A. Diarrhea and cramping can occur as a result of radiation therapy. Radiation can cause changes to the lining of the intestine, causing an increased movement of stool through the intestine. This prevents proper absorption of fat, carbohydrates and proteins, which then causes cramping, gas, diarrhea and mucousy stool. These side effects usually do not develop until approximately the second or third week of treatments, and may or may not be a problem, depending on factors such as the dose of radiation being given, the number of treatments, and individual sensitivity.

If you currently take a laxative or stool softener, stop the use of this as soon as you notice that the stool is softer or there is an increased frequency of bowel movements. A change in the type of foods that you eat, including lowering the roughage in your diet, will help minimize bowel irritation. Roughage (also called fiber) is the material in foods that is undigested and passed in bowel movements. When your intestines are irritated, normal levels of roughage may be too much. Bulking agents may be used to absorb excess fluid in the intestine. These medications will slow the passage of stool in the intestine, decrease the frequency of bowel movements, and relieve spasms. If you have diarrhea or frequent bowel movements, the anal area may become irritated. Sitz baths will help relieve discomfort. Keep the area clean and pat dry; do not rub.

If you develop problem diarrhea, it may be helpful to have frequent small feedings (1-2 ounces) of clear liquids, such as mild carbonated beverages including 7-UP®, ginger ale, non-acid juices including apple and cranberry juice, Hawaiian Punch, Kool-Aid®, Gatorade®, artificially flavored fruit drinks and punches, plain gelatin and Popsicles®.

Avoid coffee, milk and milk products, colas, chocolate, orange and grapefruit juice, prune and grape juice.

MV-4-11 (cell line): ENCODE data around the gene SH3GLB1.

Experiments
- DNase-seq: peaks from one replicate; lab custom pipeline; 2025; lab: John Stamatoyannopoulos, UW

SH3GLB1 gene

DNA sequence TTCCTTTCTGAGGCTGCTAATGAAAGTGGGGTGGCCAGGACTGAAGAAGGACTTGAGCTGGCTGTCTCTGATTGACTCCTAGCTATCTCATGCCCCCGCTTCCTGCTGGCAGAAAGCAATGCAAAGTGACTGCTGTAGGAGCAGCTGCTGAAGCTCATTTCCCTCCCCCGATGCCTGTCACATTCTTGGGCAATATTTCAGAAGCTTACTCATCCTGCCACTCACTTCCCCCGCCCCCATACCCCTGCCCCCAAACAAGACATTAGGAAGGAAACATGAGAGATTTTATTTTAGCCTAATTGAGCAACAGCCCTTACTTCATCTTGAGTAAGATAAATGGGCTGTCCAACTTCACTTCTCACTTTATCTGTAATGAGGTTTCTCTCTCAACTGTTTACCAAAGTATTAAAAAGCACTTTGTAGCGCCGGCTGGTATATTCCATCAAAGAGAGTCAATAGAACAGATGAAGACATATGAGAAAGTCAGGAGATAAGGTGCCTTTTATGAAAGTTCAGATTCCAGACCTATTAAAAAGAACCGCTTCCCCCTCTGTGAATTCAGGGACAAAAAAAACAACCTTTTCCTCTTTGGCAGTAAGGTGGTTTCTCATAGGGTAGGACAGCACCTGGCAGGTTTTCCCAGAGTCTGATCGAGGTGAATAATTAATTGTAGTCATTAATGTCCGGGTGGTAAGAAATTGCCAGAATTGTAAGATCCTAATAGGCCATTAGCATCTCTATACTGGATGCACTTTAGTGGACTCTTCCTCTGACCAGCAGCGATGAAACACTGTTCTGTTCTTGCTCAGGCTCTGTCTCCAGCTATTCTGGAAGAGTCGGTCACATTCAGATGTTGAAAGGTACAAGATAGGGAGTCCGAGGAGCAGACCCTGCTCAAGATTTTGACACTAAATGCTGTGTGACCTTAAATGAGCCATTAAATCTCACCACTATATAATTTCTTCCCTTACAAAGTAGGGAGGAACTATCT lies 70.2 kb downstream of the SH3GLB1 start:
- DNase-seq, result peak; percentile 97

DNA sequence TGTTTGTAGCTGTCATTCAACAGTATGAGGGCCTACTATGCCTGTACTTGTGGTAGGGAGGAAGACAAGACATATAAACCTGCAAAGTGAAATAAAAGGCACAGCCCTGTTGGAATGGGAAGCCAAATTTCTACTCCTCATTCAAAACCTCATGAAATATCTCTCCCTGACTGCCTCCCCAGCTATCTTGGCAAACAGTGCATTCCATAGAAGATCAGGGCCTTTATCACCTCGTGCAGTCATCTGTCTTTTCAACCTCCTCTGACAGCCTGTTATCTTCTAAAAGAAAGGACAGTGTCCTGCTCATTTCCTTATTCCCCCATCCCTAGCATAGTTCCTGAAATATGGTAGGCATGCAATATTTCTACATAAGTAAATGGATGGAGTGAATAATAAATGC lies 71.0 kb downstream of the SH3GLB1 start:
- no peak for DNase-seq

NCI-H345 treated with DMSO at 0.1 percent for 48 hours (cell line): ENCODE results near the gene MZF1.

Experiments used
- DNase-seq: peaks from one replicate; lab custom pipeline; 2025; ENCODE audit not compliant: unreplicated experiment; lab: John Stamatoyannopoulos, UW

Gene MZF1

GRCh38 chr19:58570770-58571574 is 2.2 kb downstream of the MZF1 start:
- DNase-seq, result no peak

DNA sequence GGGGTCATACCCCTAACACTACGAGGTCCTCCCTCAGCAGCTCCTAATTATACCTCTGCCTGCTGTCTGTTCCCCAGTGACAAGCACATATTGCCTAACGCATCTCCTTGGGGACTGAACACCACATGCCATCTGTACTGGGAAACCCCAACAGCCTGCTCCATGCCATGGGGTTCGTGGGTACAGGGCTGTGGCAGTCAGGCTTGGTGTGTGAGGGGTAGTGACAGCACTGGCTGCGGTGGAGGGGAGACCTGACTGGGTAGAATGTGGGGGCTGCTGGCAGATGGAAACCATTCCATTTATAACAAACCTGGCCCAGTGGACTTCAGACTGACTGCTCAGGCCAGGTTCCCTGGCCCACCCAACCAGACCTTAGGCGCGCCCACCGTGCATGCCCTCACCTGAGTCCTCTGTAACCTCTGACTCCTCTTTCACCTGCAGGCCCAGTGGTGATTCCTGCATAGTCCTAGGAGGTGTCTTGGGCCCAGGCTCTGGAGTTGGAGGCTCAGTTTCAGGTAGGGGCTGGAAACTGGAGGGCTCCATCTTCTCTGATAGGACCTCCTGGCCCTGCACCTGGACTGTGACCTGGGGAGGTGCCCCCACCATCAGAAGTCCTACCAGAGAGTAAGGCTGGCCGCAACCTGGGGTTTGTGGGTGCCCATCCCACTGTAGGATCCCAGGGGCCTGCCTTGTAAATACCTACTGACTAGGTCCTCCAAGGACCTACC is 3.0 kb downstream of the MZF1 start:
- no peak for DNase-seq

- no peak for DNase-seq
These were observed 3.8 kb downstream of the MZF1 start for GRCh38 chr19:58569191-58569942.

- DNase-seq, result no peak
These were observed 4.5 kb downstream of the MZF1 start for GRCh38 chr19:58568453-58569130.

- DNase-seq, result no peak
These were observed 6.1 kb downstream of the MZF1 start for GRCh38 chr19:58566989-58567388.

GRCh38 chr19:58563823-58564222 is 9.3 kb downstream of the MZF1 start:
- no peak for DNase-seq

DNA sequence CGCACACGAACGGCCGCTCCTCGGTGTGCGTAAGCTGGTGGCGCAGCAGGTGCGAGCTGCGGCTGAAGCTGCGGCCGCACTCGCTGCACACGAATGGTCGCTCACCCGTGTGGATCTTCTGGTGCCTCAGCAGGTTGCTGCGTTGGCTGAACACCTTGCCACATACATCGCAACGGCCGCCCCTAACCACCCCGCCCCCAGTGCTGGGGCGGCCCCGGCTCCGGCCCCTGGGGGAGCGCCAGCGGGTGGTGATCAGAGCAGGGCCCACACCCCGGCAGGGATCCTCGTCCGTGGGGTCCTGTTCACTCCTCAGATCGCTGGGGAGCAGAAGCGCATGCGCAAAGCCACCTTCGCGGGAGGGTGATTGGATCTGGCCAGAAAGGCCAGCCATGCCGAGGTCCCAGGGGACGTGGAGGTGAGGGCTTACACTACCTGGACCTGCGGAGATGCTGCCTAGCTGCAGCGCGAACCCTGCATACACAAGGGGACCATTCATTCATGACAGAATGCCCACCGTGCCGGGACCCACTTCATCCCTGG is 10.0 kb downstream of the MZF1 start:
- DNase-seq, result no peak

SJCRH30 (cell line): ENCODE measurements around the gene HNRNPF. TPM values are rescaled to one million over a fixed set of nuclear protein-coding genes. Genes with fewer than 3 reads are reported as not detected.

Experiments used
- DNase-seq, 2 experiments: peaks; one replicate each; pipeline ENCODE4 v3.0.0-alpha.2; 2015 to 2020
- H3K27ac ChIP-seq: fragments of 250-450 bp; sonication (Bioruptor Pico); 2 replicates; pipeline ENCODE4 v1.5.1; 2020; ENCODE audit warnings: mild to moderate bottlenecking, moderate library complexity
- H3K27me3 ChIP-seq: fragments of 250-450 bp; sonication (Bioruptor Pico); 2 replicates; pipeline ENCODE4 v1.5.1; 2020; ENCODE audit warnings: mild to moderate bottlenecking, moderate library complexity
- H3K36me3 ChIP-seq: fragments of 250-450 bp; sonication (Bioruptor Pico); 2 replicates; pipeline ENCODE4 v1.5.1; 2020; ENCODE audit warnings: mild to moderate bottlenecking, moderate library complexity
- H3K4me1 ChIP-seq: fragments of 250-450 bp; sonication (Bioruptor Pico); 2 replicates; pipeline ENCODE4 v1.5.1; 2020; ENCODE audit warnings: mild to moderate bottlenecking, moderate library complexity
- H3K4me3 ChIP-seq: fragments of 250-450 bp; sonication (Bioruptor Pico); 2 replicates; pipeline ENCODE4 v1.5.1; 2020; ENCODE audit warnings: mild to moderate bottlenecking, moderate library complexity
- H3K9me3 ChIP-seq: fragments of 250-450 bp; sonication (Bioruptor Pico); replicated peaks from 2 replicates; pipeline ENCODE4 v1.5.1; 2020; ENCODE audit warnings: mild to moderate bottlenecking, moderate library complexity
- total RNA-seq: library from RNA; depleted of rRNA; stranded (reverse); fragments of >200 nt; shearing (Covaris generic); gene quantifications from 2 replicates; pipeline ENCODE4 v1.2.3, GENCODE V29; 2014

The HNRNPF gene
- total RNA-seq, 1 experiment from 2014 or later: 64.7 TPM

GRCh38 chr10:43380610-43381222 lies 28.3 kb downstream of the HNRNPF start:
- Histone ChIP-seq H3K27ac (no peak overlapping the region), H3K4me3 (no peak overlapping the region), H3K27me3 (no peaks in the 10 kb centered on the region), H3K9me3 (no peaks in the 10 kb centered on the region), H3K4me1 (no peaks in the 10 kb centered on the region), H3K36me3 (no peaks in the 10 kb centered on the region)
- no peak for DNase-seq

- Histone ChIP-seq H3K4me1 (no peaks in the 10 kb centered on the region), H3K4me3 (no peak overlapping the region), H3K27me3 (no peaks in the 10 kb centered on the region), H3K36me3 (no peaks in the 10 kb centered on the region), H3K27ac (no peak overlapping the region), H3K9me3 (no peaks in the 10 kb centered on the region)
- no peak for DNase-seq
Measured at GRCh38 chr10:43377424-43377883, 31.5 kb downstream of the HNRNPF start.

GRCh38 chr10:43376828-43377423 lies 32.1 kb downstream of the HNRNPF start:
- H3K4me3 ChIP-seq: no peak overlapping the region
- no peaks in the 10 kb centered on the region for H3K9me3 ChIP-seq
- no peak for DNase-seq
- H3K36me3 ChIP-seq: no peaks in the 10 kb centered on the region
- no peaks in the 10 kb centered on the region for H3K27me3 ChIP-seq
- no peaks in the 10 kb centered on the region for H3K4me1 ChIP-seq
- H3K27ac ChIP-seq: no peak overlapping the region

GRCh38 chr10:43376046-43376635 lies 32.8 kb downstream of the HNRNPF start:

Progress slowly to solid food. Plain starchy foods are usually well tolerated, such as crackers, dry toast, plain boiled white rice, plain boiled white potatoes, cooked cereals such as cream of rice, cream of wheat, and oatmeal.

Gradually add protein foods such as cheese, chicken and turkey (baked or roasted). Progress to bland fruits and vegetables including carrots, squash, beets, applesauce and bananas. If tolerating well, follow general guidelines for the Low Roughage Diet.

LOW ROUGHAGE DIET – GENERAL RECOMMENDATIONS

  • Eat smaller amounts at frequent intervals, rather than 2 or 3 larger meals.
  • Avoid eating or drinking very hot or ice-cold beverages or foods, since they stimulate bowel activity
  • Drink an adequate amount of liquids, but include them between meals, rather than with meals, to help prevent fullness.
  • Avoid spicy, greasy and fried foods
  • Include potassium-rich foods in your daily diet. Potassium is an important mineral in the body, and is lost when diarrhea occurs. Good potassium sources include: canned apricots and apricot nectar, bananas, oranges and grapefruit and their juices (if tolerated). Other good sources include cooked asparagus, carrots, mushrooms, winter squash, white and sweet potatoes, spinach, pumpkin and Swiss chard.
  • If you have cramps, stay away from foods that encourage gas or cramps, such as carbonated drinks, beer, beans, cabbage, broccoli, cauliflower, onions and highly spiced foods.
  • Use less roughage in your diet by eating only cooked vegetables, and omitting foods with seeds, tough skins, or whole grain.

FOODS THAT MAY CAUSE DISTRESS

  • High protein
  • Baked or broiled beef, pork, chicken, liver, turkey
  • Dried peas and beans such as lentils, kidney beans, white beans, nuts, seeds, peanut butter, and very spicy, fatty meats.
  • Breads, cereals, rice, and pasta
  • Bread and rolls made from refined, white flour; pasta; converted or instant rice. Refined cereals such as farina, cream of wheat, cream of rice, oatmeal, cornflakes. Pancakes, waffles, cornbread, muffins, graham crackers.